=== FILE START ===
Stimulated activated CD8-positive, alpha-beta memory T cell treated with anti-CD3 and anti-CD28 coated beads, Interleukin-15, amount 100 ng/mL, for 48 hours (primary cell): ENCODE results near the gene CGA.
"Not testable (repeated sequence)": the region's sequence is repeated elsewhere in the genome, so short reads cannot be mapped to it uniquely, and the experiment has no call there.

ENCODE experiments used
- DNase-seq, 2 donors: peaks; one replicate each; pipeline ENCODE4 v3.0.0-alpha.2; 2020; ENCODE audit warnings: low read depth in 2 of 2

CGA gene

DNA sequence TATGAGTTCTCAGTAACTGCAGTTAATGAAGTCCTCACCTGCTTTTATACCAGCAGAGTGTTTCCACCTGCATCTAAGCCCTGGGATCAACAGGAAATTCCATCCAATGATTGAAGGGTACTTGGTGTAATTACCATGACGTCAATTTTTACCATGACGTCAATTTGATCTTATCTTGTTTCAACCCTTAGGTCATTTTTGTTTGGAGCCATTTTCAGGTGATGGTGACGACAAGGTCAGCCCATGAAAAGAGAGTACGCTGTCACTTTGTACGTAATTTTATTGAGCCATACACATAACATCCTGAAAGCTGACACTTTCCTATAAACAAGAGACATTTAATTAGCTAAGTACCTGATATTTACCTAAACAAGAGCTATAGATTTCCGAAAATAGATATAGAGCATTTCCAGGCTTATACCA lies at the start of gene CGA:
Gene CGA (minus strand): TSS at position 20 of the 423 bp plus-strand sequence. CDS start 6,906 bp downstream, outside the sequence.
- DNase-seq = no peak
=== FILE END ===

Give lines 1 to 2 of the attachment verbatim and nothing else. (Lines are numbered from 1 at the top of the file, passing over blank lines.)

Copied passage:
Stimulated activated CD8-positive, alpha-beta memory T cell treated with anti-CD3 and anti-CD28 coated beads, Interleukin-15, amount 100 ng/mL, for 48 hours (primary cell): ENCODE results near the gene CGA.
"Not testable (repeated sequence)": the region's sequence is repeated elsewhere in the genome, so short reads cannot be mapped to it uniquely, and the experiment has no call there.